Just a day after Donald Trump criticized North Korea's leader Kim Jong Un, the reclusive country vowed to carry out more provocative actions against the U.S.'s hard-line policy. On Friday, the U.S. Secretary of State Rex Tillerson said that "strategic patience has ended" and that a military response was “on the table” against North Korea.

In a commentary, titled "The Root of Intensification of Tension on the Korean Peninsula," Rodong Sinmun, a daily of the ruling Workers' Party in North Korea, wrote: "Our army and people will continuously bolster up our nuclear deterrent for self defense down the road under the conditions that high-level U.S. government officials adamantly stick to their hostile policy toward us." 

The paper added that the possession of strong nuclear weapons is "the only way" to ultimately put North Korea-U.S. relations in order and the "absolute collateral" for peace and security that has been threatened by the joint military drills conducted by Washington and South Korea, Yonhap News Agency reported.

The comments come just a day after Trump wrote on his Twitter account that North Korea was “behaving very badly. They have been 'playing' the United States for years. China has done little to help!"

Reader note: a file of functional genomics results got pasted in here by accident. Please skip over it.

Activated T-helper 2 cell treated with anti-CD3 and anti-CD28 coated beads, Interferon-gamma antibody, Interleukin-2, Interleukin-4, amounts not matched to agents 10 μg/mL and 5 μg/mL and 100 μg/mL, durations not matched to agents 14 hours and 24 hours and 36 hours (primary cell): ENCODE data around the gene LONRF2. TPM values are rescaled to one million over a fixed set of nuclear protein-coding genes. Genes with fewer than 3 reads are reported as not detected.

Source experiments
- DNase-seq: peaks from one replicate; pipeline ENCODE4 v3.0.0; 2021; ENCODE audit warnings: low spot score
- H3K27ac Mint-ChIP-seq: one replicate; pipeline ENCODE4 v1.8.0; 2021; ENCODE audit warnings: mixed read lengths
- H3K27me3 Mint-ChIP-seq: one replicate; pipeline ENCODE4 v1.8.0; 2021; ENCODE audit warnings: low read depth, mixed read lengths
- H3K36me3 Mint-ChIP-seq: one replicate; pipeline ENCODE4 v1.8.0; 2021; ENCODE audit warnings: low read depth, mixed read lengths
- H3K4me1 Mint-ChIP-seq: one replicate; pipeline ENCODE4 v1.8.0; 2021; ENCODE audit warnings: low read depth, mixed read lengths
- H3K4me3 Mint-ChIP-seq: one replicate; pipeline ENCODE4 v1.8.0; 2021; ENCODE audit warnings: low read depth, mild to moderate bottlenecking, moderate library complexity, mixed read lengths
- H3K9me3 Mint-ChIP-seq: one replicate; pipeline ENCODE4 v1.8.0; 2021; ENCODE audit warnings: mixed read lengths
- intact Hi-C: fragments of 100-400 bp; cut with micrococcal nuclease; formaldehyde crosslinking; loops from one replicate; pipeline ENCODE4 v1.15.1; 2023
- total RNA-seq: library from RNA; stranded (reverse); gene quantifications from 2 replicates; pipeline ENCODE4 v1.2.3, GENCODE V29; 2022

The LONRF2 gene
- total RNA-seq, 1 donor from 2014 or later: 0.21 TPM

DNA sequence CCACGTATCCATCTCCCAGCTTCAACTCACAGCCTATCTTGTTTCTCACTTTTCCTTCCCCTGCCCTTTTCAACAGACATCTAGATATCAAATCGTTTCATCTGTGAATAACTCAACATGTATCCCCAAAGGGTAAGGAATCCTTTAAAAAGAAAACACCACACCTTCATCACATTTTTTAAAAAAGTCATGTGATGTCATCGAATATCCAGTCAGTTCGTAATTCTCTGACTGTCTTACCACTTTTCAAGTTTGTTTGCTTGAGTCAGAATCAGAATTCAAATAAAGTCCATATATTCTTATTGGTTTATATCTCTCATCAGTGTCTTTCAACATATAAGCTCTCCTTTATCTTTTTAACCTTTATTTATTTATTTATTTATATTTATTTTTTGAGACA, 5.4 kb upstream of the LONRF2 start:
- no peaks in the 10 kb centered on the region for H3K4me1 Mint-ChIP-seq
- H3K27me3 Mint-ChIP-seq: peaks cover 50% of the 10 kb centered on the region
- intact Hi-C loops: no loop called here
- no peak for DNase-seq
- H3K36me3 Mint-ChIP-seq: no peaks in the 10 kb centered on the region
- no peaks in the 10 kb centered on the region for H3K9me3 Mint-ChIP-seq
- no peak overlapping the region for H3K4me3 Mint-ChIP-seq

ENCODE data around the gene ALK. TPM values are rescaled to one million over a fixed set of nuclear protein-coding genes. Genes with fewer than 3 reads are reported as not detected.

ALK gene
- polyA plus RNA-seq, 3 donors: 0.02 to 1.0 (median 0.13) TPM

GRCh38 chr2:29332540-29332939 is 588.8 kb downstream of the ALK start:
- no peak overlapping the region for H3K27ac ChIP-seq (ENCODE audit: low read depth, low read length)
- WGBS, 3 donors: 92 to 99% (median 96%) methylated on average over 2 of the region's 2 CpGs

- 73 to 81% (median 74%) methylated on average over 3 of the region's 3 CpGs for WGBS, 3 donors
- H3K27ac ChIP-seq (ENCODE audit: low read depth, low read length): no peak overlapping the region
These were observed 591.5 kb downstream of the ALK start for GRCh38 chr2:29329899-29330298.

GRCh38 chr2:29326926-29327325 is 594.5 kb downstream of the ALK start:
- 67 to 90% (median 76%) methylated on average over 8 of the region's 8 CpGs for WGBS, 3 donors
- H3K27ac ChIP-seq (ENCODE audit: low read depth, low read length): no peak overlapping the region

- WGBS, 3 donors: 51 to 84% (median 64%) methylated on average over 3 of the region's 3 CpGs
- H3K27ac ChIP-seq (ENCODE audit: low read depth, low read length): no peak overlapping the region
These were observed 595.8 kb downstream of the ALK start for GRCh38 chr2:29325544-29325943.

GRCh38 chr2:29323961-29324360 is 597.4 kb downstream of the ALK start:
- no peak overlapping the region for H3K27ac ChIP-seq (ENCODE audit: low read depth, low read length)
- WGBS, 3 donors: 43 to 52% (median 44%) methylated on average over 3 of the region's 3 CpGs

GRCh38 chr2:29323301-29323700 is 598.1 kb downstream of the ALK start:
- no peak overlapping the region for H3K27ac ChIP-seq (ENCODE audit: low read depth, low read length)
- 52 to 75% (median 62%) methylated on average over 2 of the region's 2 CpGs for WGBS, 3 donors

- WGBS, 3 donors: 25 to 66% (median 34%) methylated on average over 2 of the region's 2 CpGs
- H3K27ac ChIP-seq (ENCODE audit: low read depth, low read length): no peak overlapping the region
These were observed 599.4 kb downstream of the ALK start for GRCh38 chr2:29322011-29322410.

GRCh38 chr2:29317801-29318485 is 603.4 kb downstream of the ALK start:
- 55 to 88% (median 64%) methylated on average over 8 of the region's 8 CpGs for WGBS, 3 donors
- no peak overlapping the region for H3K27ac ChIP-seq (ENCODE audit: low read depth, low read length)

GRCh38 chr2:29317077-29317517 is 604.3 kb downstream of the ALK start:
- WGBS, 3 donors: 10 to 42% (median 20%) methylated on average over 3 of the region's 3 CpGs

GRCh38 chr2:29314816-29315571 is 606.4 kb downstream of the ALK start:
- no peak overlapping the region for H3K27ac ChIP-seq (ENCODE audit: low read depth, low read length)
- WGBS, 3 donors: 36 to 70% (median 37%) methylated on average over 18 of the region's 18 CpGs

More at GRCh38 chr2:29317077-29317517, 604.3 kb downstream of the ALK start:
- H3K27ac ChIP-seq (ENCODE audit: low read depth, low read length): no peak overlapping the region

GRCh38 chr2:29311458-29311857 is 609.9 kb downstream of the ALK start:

Read: North Korea Claims US, South Korea Will Use THAAD Against China, Russia

Since Trump took office in January, North Korea has fired four ballistic missiles into the Sea of Japan. There also have been reports that Kim Jong Un's regime is currently working on a nuclear-tipped missile that can reach America. 

On Monday, the North Korean paper wrote that the firing of a new intermediate-range ballistic missile, called Pukguksong-2, on Feb. 12 and four ballistic missiles on March 6 were steps to fight "constant U.S. invasion intimidation."

Tensions between North Korea and the U.S. escalated amid Pyongyang's missile tests, which it says were in response to the U.S.-South Korea military drills. The U.S. is also planning to build its military power amid North Korea's growing threats.

Tillerson, who was in Tokyo on Thursday, said many efforts undertaken over the past few decades to stop North Korea's nuclear development had failed. "North Korea not only threatens its regional neighbors but the United States and other countries," Tillerson said.

He added that he does not want "things to get to a military conflict" because there are "many, many steps we can take" and "we hope that that will persuade North Korea to take a different course of action. That's our desire." But if North Korea continues with further missile threats, it "would be met with an appropriate response," Tillerson said.